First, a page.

Maybe they should rename the event the super-hard-combined.
On a challenging course layout and in poor snow conditions that claimed nearly a third of the field, relative unknown Swiss skier Sandro Viletta emerged victorious, winning his country's first-ever gold medal in the men's super-combined at the Sochi Winter Olympics.
The 28-year-old, who scored his lone World Cup victory and podium finish in the Beaver Creek super-G in 2012, stormed from 14th place in the downhill with an impressive slalom run to finish with a combined time of 2:45.20.
Switzerland's previous best finish in an Olympic combined was silver by Karl Molitor in St. Moritz in 1948.
Ivica Kostelic of Croatia, whose father Ante set the slalom course, finished second, .34 seconds back, for his third consecutive Olympic silver medal in the combined discipline. Kostelic has four career Olympic silvers and no golds, juxtaposed against the career of his sister Janica who won four golds and two silvers before retiring after the 2006 Games.
The bronze medal went to Italy's Christof Innerhofer. The downhill silver medalist earlier in the week, finished .43 seconds behind Viletta, becoming his country's first Olympic medalist in the event since Gianfranco Martin took silver in Albertville in 1992.
The three medalists survived a war of attrition that saw the soft snow and difficult first pitch chew up and spit out many of the world's top ski racers. Of the top 30 racers who made the flip from the downhill, 10 of them did not finish.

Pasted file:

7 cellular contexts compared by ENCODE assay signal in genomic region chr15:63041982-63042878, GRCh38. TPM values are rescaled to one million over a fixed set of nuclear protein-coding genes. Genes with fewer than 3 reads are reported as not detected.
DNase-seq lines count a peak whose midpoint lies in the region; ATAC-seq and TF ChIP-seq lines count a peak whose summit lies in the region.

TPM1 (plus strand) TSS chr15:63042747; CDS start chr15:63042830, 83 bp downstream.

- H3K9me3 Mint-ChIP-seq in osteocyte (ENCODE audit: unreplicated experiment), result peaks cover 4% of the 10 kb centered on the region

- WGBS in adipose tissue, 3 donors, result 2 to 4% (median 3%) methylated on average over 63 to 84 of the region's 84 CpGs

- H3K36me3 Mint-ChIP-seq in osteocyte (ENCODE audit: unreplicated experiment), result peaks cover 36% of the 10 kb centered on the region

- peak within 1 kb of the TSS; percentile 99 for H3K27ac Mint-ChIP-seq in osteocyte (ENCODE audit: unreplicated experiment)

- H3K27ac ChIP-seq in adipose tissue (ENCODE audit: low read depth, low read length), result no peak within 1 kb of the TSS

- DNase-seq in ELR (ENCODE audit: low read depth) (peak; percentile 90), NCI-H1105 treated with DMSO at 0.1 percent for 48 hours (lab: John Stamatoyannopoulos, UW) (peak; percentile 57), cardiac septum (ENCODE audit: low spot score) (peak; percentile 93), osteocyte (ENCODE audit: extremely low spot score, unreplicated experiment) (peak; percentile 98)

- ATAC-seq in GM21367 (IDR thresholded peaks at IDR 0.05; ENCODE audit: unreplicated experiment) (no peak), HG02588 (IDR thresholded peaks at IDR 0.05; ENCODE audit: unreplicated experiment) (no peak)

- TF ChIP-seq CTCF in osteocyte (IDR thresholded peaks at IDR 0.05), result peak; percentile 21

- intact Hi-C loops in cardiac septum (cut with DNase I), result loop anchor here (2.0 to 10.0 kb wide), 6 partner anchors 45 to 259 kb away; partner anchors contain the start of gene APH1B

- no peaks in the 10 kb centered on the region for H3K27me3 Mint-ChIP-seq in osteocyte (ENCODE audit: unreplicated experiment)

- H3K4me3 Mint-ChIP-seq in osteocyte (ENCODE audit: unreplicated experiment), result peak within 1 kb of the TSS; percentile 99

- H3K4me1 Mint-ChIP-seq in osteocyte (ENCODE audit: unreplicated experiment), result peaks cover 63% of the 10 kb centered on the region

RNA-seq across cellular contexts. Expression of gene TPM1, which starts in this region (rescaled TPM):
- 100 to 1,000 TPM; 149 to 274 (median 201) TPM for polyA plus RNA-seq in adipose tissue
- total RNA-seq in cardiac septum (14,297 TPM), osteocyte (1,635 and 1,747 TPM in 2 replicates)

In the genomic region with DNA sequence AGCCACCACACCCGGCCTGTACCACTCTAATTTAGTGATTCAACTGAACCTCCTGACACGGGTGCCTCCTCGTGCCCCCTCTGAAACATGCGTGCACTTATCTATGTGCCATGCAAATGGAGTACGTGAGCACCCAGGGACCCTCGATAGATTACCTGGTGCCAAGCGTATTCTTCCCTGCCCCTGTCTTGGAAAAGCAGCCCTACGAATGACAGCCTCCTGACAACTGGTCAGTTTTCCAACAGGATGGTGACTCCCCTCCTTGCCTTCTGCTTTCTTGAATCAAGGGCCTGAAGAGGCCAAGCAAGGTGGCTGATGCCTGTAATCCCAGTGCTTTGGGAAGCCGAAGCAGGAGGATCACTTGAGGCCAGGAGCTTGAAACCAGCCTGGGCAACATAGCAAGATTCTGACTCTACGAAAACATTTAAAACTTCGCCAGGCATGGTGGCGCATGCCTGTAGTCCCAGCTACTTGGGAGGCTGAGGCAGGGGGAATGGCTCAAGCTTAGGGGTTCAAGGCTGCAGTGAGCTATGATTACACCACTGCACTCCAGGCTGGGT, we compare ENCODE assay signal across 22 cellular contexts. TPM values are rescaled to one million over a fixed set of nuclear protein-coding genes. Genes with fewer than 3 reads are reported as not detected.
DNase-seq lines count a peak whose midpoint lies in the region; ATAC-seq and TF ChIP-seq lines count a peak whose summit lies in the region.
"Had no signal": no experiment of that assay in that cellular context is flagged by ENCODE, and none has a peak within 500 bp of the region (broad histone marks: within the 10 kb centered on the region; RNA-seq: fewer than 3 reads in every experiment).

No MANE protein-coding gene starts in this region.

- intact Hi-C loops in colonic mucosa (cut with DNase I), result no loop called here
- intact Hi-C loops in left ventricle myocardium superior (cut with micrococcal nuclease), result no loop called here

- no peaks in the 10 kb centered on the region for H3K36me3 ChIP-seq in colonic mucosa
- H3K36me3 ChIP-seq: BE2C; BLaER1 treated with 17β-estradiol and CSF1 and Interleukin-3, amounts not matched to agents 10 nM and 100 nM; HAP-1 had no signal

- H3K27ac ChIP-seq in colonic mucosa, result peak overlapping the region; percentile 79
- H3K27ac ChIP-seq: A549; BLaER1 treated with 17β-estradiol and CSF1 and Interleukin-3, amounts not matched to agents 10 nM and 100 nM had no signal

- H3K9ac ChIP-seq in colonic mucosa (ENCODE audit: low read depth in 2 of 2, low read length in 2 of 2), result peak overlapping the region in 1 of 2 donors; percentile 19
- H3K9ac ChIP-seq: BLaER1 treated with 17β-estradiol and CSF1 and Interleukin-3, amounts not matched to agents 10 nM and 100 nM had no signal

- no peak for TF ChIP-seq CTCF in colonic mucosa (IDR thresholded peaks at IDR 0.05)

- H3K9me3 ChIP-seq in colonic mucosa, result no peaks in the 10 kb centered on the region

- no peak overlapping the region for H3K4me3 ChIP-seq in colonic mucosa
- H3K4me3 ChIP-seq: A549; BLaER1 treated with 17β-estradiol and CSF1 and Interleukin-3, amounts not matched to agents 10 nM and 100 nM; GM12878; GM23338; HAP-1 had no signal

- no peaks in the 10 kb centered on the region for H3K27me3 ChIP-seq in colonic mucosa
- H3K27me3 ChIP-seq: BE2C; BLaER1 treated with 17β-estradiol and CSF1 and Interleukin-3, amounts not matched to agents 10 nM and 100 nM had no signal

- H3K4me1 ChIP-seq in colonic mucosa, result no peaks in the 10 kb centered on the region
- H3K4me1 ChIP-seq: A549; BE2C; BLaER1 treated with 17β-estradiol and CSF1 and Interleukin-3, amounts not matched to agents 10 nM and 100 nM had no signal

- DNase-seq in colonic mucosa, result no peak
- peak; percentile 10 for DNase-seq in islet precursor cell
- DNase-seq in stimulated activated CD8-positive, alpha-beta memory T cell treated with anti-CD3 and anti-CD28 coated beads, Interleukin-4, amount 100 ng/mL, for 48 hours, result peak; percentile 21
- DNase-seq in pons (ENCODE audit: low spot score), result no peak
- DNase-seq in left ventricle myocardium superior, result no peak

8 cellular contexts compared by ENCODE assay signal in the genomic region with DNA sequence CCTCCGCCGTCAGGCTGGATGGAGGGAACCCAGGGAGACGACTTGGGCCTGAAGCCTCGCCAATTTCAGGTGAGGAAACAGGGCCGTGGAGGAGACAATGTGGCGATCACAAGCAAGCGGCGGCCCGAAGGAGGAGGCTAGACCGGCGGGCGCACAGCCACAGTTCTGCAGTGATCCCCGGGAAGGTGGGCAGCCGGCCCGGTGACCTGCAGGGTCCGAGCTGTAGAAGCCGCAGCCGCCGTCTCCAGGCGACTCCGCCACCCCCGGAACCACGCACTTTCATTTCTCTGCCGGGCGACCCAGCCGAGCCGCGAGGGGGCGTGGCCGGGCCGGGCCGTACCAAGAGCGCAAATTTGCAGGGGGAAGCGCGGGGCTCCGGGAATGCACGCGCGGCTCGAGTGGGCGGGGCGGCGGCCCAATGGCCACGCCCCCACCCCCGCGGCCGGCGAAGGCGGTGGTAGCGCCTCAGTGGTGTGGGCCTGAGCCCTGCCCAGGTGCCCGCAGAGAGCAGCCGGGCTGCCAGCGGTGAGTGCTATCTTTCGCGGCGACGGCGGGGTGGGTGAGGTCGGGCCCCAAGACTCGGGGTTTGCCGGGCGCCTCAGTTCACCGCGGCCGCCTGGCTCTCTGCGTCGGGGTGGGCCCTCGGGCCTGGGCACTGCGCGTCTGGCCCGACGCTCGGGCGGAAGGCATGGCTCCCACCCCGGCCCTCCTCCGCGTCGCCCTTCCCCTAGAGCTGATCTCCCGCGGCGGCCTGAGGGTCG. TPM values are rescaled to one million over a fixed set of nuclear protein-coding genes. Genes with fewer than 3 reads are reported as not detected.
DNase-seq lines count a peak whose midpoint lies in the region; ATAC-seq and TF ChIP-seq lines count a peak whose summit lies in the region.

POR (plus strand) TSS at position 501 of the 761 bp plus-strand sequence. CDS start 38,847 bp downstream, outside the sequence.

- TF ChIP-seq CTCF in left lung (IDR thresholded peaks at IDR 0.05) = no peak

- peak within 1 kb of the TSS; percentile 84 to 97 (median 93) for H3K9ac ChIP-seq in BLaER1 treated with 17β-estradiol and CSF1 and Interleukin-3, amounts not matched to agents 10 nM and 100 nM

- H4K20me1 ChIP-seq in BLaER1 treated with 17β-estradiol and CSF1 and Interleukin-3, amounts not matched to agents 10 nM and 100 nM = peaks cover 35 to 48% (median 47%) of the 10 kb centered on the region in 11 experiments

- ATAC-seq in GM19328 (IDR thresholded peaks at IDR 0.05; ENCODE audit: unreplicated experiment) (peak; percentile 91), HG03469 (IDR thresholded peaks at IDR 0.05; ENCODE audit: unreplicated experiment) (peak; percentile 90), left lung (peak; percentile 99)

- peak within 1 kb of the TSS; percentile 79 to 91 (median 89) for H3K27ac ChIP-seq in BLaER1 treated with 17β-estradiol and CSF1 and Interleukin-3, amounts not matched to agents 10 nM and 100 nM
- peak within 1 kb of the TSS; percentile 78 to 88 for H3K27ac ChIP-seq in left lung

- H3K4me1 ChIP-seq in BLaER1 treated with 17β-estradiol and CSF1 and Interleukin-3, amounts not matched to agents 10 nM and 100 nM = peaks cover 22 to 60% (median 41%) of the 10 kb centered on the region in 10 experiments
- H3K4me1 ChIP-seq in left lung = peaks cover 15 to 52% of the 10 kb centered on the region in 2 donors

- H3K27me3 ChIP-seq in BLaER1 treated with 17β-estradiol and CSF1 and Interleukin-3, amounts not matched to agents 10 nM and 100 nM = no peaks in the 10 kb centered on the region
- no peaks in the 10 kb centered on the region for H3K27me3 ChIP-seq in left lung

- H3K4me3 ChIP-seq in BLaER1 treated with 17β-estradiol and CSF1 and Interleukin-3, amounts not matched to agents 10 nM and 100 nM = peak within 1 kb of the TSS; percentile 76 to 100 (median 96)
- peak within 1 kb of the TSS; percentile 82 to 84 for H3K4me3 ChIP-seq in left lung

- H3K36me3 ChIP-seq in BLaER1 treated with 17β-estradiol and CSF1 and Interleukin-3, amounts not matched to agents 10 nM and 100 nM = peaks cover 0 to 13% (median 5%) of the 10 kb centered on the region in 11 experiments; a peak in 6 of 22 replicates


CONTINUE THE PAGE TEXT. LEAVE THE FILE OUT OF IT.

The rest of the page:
Among the DNF's was Andrew Weibrecht, the first American out of the gate in the run. He seemed to have a rhythm going until he hooked the tip of his left ski on a gate and slid down several feet on his stomach.
Ted Ligety, the reigning world champion in super-combined, started next for the U.S. with over a second lead but lost almost all of it through the difficult first pitch. He slid across in third place at the time butd immediately banged on his helmet as if to say, "What just happened?"
Jared Goldberg, the youngest member of the U.S. men's team at age 21, tried to channel a bit of Ligety circa 2006, when he won combined gold as the youngest member of the team in Torino. He lost advantage early on but kept his momentum moving forward and crossed into third, bumping Ligety out of medal contention. Goldberg wound up 11th, one place ahead of Ligety.
The last U.S. medal hope was defending Olympic champion Bode Miller, but a repeat of his Vancouver magic was not in the cards. The 36-year-old was wild right out of the gate as he forced the issue without the large downhill cushion he had hoped for. Bounced around by the terrain, the 36-year-old maintained composure enough to cross in third place, a mark that was not going to hold up with 11 racers following him. He wound up placing sixth.